A Complete Guide to Eye Cancers; Types, Symptoms, and Treatments

Eye cancer is an extremely rare condition when compared to other types of cancers. The condition occurs when healthy cells in the eyes start to grow unconditionally and form a tumor. These tumors can either be benign, meaning it won’t spread, or malignant (otherwise known as a cancerous tumor). A cancerous tumor has the ability to spread to other body parts and affect the eyelids, but mostly an eye tumor affects the eyeball that consists of the uvea, sclera, and the orbit.

Types Of Eye Cancer

There are mainly two types of eye cancer in adults; primary and secondary intraocular cancers. Primary intraocular are further classified into melanoma and lymphoma; they begin inside the eyeball. Ocular lymphoma stems from lymphocytes (a type of white blood cells) dividing and growing uncontrollably. It happens mostly in older patients and commonly associated with autoimmune disorders and a weakened immune system. Lymphoma is associated with pain in the eyes, redness, blurred vision, swelling, and sensitivity to light. There are two types of intraocular melanoma; uveal and conjunctival. Secondary intraocular cancers do not originate from inside the eye. For women, they most commonly begin in the breasts and the lungs in men before spreading to the eyes.

Intraocular Melanomas

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Uveal melanoma is the most common type of eye cancer, and it affects any of the three parts of the uvea; the iris, ciliary body or choroid. The typical uveal tumor is an elevated mass that can either be dark brown in color or amelanotic. Conjunctival melanoma occurs when a tumor grows in the outside lining of the eyeball, and it mostly looks like a black spot. Intraocular melanoma can spread quickly to other parts of the body if not treated early enough. However, this kind of eye cancer is not hard to diagnose and treat because the symptoms and the spots are relatively visible early on.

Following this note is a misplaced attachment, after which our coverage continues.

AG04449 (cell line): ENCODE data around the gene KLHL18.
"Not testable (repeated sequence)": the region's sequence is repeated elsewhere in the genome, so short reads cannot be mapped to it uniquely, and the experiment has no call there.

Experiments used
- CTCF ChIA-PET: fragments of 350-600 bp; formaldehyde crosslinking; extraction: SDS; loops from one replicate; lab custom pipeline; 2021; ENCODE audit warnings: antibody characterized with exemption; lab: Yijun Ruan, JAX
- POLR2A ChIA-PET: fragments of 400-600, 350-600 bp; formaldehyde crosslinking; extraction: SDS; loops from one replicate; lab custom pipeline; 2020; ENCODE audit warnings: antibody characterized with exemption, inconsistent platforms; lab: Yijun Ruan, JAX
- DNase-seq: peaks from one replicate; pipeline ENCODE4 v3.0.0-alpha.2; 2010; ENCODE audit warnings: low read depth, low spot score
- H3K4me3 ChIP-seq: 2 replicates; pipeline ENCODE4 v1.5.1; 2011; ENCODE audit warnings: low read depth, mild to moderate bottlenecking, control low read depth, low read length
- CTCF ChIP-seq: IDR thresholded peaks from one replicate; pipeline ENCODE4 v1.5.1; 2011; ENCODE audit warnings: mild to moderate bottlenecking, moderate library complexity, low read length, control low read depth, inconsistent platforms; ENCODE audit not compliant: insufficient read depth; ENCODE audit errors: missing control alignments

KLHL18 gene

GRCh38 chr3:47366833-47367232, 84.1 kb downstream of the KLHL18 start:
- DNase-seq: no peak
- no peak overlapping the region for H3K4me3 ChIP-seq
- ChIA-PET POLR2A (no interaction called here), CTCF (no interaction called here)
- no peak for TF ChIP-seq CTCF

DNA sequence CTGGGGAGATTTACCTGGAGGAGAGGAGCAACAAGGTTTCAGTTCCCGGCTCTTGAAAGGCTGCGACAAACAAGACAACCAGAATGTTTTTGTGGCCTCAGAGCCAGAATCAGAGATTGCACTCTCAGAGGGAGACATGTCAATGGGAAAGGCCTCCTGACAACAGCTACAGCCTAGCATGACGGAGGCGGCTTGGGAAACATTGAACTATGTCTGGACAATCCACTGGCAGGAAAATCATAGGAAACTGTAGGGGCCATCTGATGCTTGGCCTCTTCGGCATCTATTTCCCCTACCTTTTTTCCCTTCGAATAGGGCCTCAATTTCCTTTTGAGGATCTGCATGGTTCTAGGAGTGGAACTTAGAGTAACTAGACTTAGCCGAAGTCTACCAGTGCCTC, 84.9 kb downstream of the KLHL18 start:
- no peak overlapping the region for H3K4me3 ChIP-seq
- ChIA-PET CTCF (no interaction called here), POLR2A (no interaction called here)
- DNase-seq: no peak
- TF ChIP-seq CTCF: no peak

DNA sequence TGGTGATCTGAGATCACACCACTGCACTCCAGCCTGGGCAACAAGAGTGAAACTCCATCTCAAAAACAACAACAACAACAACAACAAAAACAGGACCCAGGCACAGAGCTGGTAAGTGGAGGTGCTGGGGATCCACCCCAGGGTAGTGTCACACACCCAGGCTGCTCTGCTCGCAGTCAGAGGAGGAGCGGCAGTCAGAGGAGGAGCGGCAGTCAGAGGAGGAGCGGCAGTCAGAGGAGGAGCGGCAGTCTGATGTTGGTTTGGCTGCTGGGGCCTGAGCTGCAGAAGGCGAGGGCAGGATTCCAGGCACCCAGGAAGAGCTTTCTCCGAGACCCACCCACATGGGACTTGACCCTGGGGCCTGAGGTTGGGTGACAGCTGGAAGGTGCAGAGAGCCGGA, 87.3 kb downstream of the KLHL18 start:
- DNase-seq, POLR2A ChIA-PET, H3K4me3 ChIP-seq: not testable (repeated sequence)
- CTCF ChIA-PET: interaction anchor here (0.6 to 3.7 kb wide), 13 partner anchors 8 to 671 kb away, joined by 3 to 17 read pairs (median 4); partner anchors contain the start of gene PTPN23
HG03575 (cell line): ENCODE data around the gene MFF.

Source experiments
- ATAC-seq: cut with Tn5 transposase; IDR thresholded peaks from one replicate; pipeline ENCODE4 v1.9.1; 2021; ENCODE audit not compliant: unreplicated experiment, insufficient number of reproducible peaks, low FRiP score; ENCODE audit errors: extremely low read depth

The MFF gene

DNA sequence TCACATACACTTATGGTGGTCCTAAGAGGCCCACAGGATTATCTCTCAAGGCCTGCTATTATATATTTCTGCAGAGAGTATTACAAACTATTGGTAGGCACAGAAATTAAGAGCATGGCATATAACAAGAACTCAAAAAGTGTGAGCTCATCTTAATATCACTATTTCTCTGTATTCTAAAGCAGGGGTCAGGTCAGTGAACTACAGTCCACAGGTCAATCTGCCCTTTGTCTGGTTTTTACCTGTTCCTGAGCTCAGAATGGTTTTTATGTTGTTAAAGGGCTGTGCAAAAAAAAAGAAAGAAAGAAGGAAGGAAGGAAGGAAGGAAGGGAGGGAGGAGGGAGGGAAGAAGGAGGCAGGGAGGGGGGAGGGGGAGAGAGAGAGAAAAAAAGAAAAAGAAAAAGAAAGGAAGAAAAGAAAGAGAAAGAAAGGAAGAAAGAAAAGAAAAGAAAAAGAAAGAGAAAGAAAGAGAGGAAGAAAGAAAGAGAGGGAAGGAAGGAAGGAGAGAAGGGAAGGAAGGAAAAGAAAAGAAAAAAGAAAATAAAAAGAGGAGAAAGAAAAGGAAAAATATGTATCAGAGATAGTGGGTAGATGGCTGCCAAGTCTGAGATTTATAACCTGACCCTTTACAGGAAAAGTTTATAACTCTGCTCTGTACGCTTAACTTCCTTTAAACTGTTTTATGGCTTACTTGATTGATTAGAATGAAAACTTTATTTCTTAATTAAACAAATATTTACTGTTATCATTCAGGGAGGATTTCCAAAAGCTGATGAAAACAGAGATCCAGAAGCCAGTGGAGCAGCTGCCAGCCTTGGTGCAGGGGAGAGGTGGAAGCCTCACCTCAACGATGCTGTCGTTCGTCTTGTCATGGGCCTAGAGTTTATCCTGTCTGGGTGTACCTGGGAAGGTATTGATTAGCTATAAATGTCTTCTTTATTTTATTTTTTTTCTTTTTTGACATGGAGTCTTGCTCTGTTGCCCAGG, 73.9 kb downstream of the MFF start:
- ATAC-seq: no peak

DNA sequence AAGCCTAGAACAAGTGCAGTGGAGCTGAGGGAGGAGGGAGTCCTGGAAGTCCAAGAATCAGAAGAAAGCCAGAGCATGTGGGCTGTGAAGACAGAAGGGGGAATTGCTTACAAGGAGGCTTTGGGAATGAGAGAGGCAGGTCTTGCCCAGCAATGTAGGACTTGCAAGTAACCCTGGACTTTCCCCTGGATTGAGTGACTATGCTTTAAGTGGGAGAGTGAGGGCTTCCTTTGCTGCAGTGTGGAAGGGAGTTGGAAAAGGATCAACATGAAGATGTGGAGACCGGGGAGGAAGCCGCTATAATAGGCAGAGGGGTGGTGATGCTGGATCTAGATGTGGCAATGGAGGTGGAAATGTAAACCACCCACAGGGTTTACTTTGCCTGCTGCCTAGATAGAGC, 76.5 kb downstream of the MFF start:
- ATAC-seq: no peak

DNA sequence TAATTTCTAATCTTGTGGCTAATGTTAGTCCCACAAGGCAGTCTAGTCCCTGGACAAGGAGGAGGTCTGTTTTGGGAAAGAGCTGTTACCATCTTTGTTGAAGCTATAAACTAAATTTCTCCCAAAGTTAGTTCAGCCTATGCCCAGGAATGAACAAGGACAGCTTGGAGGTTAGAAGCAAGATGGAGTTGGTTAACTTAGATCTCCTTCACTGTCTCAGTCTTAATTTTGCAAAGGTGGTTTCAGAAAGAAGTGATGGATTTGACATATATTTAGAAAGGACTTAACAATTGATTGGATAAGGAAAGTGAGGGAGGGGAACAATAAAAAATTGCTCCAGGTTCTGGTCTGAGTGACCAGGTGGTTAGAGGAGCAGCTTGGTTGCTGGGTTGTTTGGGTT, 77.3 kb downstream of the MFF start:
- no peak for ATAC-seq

Eye Cancer In Children

Retinoblastoma and medulloepithelioma are the most common eye cancer types in children. Retinoblastoma is found in the retina of children below five years of age and most commonly starts when the child is in the mother's womb. Retinoblastoma occurs when eye cells - called retinoblasts - continue to grow uncontrollably and form a cancerous tumor. Common signs of this condition include white eye, cat eye, irritated and red eyes, crossed eyes and enlargement of the eye. Medulloepithelioma is an extremely rare yet aggressive form of cancer that starts in the ciliary body of children between the ages of six months and five years. The tumor is characterized by eye pain, loss of vision and seizures because of its rapid growth. However, unlike retinoblastoma, this type of cancer rarely spreads to other parts of the body.

Other Types Of Eye Cancer

Apart from melanoma and lymphoma, other types of eye cancer affect the outer parts of the eyes. Lacrimal gland cancer falls into this category, which affects the tear glands found above or on the side of your eye. It mainly affects people over thirty years of age who have fair or lighter skin tones, and can be seen as a red patch or burn below the eyes. Eyelid cancer is also another type that affects the lower eyelid because of staying in the sun for too long. This kind of cancer is also referred to as basal cell carcinoma, and it is easy to treat if detected early.

Risk Factors Of Eye Cancer

Unlike other types of cancer, there are simple things that cause or trigger eye and skin cancers such as genes, sunlight, and ethnicity. Eye cancer is more common in fairer skinned individuals than any other race and those who have light colored eyes. Patients who were diagnosed with skin cancer in the past, or have skin moles are more likely to receive a positive eye cancer diagnosis when compared to others. Eye melanomas can also be passed genetically through a gene called BPA1. Other catalysts include increased exposure to sunlight, or occupational hazards associated with welding and working in chemical industries. Of course, not all types of eye cancer have a definitive cause, but they are commonly related to a malfunctioning gene or cells growing out of order to form tumors.

Symptoms